Handguns for People With Physical Disabilities
That was the best thread title I could come up with. I have insomnia, my work is done, and my mind is wandering.
I've mentioned before my parents are getting older and can almost order off of the Senior Citizen breakfast menu. A consequence of this is that my mother has a nasty case of arthritis. But believe it or not before her fingers got to the point she has trouble sometimes she was a pretty decent shot. But her medical condition is a physical disability and it makes using a handgun quite difficult. Dad and I have talked about this and have come to an agreement.
My father is like many of you guys and prefers a double stack semiautomatic. He thinks I'm crazy. The trouble though is that my mom simply can't feed a catridge into a spring loaded magazine, and working the controls even two handed simply adds a level of stress that doesn't need to be there. It's true the trigger is lighter but that doesn't do us any good if she can't rack the slide or flip off the safety. A rap tap bang? You can forget it. Not physically possible.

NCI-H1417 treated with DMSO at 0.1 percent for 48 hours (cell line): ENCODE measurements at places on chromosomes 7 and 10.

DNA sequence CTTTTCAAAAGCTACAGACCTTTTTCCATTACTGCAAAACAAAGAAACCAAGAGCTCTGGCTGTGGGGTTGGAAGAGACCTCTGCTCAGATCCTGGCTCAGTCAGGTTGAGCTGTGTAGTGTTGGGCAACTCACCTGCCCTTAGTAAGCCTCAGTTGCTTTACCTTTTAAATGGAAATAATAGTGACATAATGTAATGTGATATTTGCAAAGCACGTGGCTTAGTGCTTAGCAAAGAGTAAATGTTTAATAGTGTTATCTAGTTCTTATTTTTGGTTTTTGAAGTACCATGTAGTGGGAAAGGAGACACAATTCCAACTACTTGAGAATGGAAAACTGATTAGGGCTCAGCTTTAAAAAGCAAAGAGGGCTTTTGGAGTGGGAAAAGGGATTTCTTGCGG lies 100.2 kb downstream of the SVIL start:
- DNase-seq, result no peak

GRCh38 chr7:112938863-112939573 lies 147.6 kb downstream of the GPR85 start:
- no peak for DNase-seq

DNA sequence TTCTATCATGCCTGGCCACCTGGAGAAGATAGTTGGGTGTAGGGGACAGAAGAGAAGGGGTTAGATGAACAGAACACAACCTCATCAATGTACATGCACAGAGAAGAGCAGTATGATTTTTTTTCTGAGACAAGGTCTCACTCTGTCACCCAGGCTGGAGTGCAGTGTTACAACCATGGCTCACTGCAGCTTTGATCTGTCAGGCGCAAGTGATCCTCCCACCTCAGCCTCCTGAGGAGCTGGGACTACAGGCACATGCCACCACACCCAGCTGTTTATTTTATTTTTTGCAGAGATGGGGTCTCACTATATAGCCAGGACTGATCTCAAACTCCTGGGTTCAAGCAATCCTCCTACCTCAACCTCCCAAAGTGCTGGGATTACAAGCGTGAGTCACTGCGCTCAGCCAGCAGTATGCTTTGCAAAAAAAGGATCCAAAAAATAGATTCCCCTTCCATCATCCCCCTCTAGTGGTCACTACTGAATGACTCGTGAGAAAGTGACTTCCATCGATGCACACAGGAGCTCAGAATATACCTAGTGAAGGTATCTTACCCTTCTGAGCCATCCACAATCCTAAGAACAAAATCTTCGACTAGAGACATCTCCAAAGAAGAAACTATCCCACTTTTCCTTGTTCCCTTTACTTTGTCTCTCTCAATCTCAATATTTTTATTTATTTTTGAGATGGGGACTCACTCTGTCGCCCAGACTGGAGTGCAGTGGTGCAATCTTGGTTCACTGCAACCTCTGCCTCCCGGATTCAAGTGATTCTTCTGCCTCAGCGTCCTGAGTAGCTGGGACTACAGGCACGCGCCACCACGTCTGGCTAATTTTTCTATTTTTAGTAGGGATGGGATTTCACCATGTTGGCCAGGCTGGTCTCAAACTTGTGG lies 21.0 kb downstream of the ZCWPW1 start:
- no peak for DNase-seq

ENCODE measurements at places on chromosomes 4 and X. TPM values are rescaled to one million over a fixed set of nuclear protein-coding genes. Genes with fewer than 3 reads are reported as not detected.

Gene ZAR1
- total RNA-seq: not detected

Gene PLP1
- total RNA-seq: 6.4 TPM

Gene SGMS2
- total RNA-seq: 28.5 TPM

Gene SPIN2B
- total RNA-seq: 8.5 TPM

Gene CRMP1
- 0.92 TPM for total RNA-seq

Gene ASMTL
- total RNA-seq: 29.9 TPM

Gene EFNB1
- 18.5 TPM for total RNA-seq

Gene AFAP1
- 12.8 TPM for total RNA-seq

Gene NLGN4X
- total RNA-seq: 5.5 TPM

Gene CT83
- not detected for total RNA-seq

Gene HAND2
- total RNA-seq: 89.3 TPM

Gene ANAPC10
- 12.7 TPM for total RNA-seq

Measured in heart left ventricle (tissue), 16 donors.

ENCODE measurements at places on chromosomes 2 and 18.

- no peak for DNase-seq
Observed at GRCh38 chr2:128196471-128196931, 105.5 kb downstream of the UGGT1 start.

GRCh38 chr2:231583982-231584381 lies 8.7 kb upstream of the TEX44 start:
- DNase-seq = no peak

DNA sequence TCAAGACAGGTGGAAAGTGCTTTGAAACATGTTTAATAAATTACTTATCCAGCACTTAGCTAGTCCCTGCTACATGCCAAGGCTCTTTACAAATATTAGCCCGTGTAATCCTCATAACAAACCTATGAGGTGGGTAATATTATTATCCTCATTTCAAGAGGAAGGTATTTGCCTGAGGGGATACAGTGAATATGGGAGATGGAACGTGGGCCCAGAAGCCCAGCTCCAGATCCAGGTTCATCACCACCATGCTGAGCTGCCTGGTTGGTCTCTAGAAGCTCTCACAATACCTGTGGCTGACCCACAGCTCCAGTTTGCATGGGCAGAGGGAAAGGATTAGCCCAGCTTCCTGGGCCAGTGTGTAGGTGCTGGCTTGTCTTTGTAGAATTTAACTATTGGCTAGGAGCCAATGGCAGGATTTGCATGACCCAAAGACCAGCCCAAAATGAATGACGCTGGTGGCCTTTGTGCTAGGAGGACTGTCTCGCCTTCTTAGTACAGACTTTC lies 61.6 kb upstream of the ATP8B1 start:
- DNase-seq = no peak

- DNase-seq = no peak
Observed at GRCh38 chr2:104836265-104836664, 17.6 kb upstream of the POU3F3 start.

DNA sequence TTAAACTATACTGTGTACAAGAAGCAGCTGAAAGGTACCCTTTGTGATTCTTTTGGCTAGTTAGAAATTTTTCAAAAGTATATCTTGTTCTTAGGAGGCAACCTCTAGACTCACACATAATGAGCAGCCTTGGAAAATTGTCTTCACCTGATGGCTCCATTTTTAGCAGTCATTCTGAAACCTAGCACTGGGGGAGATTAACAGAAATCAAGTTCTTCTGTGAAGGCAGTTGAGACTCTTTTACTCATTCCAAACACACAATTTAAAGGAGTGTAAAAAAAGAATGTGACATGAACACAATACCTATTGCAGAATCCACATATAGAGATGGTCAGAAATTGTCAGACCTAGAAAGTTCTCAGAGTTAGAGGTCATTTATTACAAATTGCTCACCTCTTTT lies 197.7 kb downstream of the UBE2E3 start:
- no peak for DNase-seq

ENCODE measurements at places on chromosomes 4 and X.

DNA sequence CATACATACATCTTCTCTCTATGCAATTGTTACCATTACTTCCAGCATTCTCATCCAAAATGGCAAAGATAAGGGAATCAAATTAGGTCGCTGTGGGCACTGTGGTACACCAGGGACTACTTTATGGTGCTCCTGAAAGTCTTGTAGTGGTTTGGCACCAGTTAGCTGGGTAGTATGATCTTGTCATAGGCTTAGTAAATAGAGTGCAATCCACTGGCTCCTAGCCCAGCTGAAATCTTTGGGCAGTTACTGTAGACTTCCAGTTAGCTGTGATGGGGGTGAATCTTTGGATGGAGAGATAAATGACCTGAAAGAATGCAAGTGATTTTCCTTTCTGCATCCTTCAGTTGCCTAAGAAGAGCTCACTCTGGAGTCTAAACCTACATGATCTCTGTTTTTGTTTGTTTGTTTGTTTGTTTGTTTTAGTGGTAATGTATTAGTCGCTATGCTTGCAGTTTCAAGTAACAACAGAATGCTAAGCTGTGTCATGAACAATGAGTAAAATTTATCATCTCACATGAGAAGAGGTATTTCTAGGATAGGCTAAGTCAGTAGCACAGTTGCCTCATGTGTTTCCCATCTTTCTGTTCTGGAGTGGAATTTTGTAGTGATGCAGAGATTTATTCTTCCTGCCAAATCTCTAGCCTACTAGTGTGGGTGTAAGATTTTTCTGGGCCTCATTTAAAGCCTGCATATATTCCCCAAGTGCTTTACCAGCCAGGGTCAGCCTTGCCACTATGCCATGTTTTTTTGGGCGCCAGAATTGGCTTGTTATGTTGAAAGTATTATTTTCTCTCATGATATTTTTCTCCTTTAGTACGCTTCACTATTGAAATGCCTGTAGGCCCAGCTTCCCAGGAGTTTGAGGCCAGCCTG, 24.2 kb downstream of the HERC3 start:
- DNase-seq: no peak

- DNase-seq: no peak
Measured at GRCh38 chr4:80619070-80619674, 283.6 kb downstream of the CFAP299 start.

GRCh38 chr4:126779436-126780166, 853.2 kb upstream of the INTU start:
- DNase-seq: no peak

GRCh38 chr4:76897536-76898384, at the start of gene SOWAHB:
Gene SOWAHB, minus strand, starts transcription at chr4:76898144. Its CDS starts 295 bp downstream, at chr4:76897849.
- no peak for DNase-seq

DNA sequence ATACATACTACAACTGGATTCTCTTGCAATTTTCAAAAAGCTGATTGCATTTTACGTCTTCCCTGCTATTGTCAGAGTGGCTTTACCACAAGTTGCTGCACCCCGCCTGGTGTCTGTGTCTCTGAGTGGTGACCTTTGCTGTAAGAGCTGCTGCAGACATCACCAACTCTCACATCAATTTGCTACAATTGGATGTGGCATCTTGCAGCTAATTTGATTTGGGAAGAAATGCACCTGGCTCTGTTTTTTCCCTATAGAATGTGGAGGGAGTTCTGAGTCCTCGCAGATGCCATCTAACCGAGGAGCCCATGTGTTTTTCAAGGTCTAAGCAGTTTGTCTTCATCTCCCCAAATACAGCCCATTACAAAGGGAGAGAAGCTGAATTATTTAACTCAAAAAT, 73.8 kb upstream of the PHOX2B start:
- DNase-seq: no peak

Our solution was to get some .38 Special catridges for his .357 Rossi. The only apparent problem is not the trigger, which is a surprise, it's the cylinder release, but it's workable for her. The perks far outweigh that one drawback. She can simply drop catridges in with ease, and closing a cylinder is a less refined motion than loading a magazine. She also finds the hammer on the revolver, with its slightly different shape and more aggressive surface, to be easier to cock. That's important considering a single action shot is a lot easier to pull off. The .38 out of a 4" barrel is tolerable recoil, so I guess it works well enough. She finds it acceptable and that's what really counts.
My thinking is that the only way to improve on this would be a Smith and Wesson model 10. A dedicated .38 wouldn't be as heavy in the hand as a .357 and the cylinder release is smoother on a Smith and Wesson. A good trigger job could take care of the rest if necessary.
I then began to think and realize others may have similar problems. I think the key to addressing this situation is to get that person's input on what they're comfortable with because they're the ones with the disability, and then you have to make some preparations.
Has anyone else ever had a problem like this?